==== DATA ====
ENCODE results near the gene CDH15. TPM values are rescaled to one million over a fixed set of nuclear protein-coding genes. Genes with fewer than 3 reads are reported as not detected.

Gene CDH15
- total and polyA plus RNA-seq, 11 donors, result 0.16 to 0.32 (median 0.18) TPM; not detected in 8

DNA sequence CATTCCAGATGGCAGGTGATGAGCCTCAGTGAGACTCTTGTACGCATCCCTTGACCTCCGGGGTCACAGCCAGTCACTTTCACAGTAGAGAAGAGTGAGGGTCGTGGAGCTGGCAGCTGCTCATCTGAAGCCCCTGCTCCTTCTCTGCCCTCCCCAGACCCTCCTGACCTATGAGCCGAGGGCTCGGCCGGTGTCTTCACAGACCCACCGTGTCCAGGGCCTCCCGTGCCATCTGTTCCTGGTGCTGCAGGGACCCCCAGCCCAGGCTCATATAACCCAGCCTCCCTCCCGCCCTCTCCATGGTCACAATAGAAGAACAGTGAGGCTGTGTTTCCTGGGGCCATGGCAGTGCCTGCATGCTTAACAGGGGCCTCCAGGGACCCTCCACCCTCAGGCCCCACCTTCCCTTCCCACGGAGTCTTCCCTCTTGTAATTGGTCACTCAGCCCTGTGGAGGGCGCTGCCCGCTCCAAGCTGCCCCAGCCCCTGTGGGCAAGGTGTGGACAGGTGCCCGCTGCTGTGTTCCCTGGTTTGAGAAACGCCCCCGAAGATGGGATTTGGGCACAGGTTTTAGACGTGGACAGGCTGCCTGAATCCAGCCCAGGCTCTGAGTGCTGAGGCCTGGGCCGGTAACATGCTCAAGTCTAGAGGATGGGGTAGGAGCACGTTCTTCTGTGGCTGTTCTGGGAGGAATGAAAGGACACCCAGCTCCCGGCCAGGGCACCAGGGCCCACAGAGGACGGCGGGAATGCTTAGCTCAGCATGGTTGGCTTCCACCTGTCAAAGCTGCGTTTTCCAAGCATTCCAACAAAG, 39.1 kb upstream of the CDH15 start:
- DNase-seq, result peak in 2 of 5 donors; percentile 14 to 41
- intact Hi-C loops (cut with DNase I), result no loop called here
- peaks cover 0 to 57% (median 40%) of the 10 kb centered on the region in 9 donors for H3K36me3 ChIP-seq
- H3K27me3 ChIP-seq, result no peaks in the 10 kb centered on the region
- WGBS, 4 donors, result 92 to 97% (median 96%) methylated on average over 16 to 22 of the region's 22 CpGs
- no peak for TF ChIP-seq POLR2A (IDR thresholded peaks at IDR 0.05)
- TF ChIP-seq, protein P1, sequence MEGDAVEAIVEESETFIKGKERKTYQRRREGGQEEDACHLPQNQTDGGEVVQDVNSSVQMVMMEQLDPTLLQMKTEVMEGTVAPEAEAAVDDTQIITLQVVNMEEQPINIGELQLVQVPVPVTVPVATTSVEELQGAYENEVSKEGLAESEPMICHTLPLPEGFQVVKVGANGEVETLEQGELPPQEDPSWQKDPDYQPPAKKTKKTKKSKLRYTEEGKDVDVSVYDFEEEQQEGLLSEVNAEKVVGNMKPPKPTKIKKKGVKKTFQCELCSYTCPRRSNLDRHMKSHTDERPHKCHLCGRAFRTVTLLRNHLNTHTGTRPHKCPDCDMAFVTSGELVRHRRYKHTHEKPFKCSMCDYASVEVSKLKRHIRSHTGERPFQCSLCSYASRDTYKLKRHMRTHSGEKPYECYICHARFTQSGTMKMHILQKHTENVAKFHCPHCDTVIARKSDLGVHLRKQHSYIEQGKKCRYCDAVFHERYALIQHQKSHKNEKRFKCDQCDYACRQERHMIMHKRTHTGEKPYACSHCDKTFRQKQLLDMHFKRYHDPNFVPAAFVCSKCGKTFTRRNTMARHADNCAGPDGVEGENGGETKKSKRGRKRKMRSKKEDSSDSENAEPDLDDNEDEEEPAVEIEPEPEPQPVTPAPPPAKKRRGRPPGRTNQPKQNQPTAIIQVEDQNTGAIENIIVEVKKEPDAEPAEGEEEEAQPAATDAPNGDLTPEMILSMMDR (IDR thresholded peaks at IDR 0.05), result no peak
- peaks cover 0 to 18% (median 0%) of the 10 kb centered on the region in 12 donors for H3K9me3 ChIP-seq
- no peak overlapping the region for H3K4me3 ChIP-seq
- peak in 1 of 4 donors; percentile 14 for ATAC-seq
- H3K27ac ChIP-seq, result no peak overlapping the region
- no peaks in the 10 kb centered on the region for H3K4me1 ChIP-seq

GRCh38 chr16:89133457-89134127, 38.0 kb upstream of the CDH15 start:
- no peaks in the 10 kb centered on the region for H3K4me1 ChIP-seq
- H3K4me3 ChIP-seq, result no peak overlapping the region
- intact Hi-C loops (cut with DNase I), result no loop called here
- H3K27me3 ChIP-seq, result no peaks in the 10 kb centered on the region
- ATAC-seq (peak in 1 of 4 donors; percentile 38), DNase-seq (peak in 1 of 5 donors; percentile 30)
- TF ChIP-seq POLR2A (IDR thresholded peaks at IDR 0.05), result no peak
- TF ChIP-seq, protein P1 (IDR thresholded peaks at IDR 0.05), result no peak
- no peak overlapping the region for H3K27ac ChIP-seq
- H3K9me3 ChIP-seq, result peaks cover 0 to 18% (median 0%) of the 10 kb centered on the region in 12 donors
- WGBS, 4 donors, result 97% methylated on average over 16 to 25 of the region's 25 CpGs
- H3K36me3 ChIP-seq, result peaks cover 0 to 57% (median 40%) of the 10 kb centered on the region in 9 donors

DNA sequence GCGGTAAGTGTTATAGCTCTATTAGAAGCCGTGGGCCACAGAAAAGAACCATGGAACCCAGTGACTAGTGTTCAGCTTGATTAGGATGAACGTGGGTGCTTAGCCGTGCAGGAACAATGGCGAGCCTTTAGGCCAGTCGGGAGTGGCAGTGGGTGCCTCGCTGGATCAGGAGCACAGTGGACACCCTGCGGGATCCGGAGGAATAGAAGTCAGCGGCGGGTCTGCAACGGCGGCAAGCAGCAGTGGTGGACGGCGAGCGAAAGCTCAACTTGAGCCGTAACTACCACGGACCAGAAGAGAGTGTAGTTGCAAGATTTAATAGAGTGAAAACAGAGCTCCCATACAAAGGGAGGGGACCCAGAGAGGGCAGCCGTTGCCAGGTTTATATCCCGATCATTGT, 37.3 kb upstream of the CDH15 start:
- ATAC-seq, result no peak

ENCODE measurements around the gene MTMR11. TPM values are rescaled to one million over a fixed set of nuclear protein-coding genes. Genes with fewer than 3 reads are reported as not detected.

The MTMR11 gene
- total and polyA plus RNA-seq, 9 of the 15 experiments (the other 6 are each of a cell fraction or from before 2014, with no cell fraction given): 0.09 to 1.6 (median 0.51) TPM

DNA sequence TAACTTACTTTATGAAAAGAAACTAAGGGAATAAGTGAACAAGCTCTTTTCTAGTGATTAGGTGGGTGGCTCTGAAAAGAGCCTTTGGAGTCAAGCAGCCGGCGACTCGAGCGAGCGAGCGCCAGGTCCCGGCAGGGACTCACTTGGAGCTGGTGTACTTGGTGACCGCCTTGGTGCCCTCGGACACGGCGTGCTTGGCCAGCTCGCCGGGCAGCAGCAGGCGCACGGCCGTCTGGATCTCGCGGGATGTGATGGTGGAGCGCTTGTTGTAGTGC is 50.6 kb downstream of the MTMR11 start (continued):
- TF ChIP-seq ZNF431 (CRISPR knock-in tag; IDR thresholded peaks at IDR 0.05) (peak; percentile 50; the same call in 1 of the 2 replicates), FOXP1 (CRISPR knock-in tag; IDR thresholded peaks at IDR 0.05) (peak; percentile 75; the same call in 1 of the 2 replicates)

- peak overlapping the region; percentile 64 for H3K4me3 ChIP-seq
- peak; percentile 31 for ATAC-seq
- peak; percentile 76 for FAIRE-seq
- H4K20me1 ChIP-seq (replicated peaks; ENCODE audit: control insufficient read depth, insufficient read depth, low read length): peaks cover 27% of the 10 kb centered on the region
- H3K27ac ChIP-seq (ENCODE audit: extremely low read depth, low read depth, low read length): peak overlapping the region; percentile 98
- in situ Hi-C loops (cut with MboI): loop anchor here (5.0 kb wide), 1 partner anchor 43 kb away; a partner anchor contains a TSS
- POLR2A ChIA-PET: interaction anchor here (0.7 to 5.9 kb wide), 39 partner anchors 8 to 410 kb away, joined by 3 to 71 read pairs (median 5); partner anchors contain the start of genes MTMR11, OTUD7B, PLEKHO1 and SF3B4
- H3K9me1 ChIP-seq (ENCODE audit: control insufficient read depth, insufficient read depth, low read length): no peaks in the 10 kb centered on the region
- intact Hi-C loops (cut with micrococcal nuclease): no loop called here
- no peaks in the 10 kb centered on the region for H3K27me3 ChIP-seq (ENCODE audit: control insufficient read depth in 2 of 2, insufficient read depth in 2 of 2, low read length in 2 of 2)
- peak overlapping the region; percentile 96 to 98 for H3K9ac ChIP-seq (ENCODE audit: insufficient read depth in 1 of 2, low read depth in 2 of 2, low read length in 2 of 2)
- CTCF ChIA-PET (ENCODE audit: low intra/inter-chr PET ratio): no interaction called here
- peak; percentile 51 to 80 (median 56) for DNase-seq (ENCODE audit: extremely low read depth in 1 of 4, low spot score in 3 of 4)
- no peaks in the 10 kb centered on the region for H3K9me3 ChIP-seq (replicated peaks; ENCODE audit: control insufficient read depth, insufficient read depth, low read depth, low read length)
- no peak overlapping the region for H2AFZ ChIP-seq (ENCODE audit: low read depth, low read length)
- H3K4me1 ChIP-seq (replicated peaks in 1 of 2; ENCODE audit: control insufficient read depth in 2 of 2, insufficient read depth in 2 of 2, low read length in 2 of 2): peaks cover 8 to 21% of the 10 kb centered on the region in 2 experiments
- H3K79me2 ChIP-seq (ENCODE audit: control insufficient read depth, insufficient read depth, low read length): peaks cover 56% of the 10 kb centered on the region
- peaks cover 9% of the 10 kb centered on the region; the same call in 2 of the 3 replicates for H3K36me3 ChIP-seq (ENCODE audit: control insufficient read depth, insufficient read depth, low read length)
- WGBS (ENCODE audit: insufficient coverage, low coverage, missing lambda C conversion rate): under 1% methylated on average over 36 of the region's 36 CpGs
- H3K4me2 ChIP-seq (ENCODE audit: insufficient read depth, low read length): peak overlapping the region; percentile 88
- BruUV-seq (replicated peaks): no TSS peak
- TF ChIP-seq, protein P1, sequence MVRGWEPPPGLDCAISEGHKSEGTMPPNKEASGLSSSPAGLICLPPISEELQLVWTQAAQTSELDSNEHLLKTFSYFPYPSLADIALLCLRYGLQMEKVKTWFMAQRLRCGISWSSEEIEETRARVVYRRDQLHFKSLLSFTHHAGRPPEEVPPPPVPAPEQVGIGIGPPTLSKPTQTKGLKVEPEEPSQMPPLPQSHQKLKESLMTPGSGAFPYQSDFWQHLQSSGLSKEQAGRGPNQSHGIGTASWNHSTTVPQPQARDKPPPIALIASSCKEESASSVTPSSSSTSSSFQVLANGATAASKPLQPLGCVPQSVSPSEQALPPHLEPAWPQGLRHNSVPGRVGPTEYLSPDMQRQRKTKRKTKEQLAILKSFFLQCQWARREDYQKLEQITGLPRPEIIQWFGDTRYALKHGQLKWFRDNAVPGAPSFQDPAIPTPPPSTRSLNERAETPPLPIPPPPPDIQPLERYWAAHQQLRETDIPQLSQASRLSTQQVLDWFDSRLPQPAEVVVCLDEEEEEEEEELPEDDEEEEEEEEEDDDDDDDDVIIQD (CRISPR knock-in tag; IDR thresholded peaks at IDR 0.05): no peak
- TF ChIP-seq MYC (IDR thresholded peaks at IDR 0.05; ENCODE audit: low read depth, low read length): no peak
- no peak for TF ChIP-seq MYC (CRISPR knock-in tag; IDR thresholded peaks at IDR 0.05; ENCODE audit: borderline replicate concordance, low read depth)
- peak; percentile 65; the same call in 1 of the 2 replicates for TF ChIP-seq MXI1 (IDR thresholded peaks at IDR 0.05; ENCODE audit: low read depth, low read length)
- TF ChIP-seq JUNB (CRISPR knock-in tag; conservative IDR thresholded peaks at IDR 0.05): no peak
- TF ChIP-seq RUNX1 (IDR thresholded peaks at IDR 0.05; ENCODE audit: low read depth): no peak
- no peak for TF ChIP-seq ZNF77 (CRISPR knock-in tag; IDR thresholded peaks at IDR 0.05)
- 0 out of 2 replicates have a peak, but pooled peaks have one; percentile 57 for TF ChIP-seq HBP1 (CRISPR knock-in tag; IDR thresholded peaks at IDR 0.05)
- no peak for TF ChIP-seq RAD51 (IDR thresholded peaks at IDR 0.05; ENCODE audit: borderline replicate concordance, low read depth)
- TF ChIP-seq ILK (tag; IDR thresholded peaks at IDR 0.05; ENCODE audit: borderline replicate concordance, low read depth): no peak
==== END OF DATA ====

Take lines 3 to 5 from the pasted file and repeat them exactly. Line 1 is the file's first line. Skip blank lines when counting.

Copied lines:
- total and polyA plus RNA-seq, 11 donors, result 0.16 to 0.32 (median 0.18) TPM; not detected in 8

DNA sequence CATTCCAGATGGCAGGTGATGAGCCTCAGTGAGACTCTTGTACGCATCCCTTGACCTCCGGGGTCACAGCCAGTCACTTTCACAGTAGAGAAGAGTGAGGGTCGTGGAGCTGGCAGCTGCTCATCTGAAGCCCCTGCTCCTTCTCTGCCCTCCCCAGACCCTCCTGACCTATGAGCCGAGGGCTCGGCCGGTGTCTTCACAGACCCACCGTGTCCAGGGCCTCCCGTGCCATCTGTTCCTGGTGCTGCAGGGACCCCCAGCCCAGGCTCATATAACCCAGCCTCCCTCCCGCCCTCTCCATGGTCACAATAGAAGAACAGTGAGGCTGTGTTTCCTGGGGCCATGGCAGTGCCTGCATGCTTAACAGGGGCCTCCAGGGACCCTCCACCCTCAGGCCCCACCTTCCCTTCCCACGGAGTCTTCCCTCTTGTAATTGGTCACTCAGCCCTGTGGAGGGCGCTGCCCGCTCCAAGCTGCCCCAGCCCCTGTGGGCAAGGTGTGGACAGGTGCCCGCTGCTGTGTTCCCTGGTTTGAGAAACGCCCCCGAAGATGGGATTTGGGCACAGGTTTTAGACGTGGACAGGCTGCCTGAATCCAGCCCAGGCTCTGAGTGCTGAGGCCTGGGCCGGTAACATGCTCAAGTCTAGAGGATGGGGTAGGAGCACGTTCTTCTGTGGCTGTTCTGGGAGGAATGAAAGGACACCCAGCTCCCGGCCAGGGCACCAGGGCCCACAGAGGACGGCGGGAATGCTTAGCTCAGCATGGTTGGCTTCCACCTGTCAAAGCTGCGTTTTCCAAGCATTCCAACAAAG, 39.1 kb upstream of the CDH15 start:
- DNase-seq, result peak in 2 of 5 donors; percentile 14 to 41